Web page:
Patriots

Dimitroff: Ignoring Belichick's advice on Julio Jones trade a turning point

Dimitroff: Ignoring Belichick's advice on Julio Jones trade a turning point

HOUSTON -- When Falcons general manager Thomas Dimitroff was contemplating trading five picks -- including two first-rounders and a second -- to move up and take Julio Jones in 2011, his former boss advised against it. 

“Thomas, I’m just telling you as a friend,” Belichick said, as documented in Michael Holley’s “War Room” book. “I wouldn’t do it.”

So if it didn’t already seem like a ballsy move for Dimitroff to part with all those picks already, imagine how ballsy it must have felt after being told by a Hall of Fame team-builder that it was a bad idea. 

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“[I have a] great deal of respect for Bill,” Dimitroff said Monday night. “At the end of that conversation, when I thought to myself I’d hit a crossroads, three years into the league that I was not necessarily going the same direction that he was advising. I thought, ‘I guess I’ve really kind of grown up here,’ because that’s not an easy thing to do, is listen to someone as football intelligent and rounded as Bill [and go against it]. So that was a really interesting point in my career.”

Thanks to Cleveland’s incompetence with the picks, the trade has proven to be a complete slam-dunk for Atlanta, who boasted the No. 1 offense in the NFL this season en route to a chance to play for the city’s first Super Bowl title. 

It’s hard to imagine Bill Belichick is a guy who likes to admit when he’s wrong. He was in this case not only because Jones became a star, but because Jonathan Baldwin, whom Holley noted Belichick thought was just as good if not better, didn’t prove to be much of an NFL player at all. 

So… has Belichick ever brought up that conversation since? 

“No, he has not,” Dimitroff said. “We’ve not ever talked about it. He knows that we have some good speed and talent on our team. I’ll let him answer those questions, for sure.” 

Dimitroff suggesting that Belichick would answer those questions further underscores that he really has been gone from New England for a long time. 

EX-PATS PODCAST: Why does it seem Patriots secondary is playing better without Gilmore?

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EX-PATS PODCAST: Why does it seem Patriots secondary is playing better without Gilmore?

On this episode of The Ex-Pats Podcast...

0:10 - Mike Giardi and Dan Koppen give their takeaways from the Patriots win over the Falcons including the defense coming up strong against Atlanta but New England still taking too many penalties.

2:00 - Why it felt like this game meant more to the Patriots, their sense of excitement after the win, and building chemistry off a good victory.

6:20 - Falcons losing their identity without Kyle Shanahan as offensive coordinator and their bad play calling and decisions on 4th downs.

10:00 -  A discussion about Matt Ryan not making the throws he needed against the Patriots and if he has falling off the MVP caliber-type player he was last season.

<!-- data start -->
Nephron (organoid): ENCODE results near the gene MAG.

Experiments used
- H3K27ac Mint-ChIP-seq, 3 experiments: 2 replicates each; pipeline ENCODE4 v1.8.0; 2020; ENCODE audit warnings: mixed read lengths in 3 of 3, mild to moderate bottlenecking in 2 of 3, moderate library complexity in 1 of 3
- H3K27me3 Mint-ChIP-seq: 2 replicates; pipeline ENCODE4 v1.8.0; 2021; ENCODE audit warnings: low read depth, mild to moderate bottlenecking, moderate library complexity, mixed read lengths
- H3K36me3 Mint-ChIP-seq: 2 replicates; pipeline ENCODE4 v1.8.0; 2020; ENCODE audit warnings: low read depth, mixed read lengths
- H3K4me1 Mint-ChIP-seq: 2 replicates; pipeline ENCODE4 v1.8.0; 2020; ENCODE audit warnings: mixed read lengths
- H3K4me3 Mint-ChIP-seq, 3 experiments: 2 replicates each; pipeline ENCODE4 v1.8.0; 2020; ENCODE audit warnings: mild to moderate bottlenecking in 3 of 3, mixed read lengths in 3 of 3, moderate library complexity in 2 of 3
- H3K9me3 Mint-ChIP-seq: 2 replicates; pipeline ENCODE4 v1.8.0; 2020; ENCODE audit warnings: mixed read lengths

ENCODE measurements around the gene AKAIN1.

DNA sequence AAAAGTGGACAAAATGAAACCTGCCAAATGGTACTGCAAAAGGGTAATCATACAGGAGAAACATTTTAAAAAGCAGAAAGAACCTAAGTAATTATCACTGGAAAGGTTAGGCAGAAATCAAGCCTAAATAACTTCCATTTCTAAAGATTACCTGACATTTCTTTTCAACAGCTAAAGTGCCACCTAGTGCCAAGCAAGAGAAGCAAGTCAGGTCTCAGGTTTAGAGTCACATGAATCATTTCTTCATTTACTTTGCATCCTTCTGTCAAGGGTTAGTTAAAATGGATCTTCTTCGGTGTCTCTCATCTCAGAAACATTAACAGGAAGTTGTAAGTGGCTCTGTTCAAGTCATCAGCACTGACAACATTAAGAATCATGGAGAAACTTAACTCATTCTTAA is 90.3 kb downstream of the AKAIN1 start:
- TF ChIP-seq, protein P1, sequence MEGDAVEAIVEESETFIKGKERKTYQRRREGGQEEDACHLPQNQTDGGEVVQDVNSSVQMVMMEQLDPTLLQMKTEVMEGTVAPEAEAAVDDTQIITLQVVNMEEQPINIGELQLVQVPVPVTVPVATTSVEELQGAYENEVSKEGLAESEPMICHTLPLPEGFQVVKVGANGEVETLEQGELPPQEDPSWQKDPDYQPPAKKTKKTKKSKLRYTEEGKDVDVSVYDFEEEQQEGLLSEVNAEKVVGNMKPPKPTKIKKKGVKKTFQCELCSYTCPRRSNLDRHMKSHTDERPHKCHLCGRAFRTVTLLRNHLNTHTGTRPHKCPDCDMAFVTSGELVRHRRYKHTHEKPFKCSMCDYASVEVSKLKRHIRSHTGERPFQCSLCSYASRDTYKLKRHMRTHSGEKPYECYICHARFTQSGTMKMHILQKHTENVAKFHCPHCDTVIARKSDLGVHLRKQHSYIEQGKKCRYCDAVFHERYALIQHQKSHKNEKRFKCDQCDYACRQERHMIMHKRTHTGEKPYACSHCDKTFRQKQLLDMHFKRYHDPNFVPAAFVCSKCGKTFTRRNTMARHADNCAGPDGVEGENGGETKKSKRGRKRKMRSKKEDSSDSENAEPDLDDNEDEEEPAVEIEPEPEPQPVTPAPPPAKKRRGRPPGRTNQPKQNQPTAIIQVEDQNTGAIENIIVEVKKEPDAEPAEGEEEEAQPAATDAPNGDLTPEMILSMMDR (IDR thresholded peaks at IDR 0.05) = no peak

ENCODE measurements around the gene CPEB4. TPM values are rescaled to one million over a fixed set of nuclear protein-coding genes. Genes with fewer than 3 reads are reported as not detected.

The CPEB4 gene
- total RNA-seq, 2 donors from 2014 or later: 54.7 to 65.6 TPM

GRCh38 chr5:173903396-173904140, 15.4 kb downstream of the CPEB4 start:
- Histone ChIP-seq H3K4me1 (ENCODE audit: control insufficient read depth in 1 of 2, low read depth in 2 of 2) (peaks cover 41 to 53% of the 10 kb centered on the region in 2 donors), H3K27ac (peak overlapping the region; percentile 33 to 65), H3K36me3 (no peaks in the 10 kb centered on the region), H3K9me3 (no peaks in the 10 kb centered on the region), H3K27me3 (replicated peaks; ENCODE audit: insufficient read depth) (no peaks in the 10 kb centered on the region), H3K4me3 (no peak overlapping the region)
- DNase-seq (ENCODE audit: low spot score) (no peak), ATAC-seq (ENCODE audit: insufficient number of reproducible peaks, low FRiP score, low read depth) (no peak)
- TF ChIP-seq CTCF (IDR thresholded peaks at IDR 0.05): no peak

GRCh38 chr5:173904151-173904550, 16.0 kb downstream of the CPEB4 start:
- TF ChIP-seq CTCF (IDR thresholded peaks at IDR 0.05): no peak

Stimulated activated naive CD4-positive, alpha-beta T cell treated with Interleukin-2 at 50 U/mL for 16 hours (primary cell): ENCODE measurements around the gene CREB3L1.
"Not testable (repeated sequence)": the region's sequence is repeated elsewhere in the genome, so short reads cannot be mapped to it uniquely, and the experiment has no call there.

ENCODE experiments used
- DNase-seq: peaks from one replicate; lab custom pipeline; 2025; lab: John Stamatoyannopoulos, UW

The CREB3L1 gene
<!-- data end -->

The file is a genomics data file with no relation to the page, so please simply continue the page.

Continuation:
14:00 - How and why the Patriots secondary seems to be playing better without Stephon Gilmore and why Malcolm Butler has been able to turn up his play as of late.

Mother Nature gets between Belichick and his Patriots-Falcons film study

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Mother Nature gets between Belichick and his Patriots-Falcons film study

If your team makes a goal-line stop in the fourth quarter, but you can't see it on the All-22 tape, did it even happen? 

Bill Belichick said the fog that hovered above the Gillette Stadium turf on Sunday night didn't impact the play on the field, but it did make its imprint on the game in other ways. First of all, spotters and coaches up at the press level had some difficulty relaying information to coaches on the sidelines. Video on the hand-held tablets for sideline use -- as well as the old-school still-frame pictures Belichick prefers -- was also obstructed. 

Then on Monday, as coaches tried to digest the film, the fog butted in on the process again. 

"It affected us a lot this morning because it’s hard to see the game," Belichick said during a conference call. "The fourth quarter is – I don’t know – pretty close to a white-out on the sideline film. The sideline cameras are at the top of the stadium, so that’s a tough shot.

"The end zone cameras are a little bit lower and they get a little tighter shot, so the picture is a little bit clearer. But, on that shot, a lot of times you’re not able to see all the guys on the perimeter. It’s kind of an in-line shot.

"Yeah, the first half, start of the third quarter, it’s all right. As they get into the middle of the third quarter and on, for those of us with aging eyes, it’s a little strained to see it, and then there’s a point where you can’t really see it at all, especially from the sideline. So, yeah, it affected us."

Belichick re-iterated that the fog didn't do much to the product on the field (other than maybe making life difficult for kick and punt-returners), refuting Julio Jones' claim from late Sunday night. When it came to digesting the film, though, that was another story.

"It was more, I’d say, just tougher for, whether it be our video camera or the fans that were sitting in the upper deck. It’s just there was too much interference there," Belichick said. "It was probably hard to see the game. I know when we tried to look at the pictures in between series – you know, I don’t look at the tablets, so I won’t get into that – but the pictures, it was kind of the same thing. It was hard to really be able to make out exactly what you were seeing."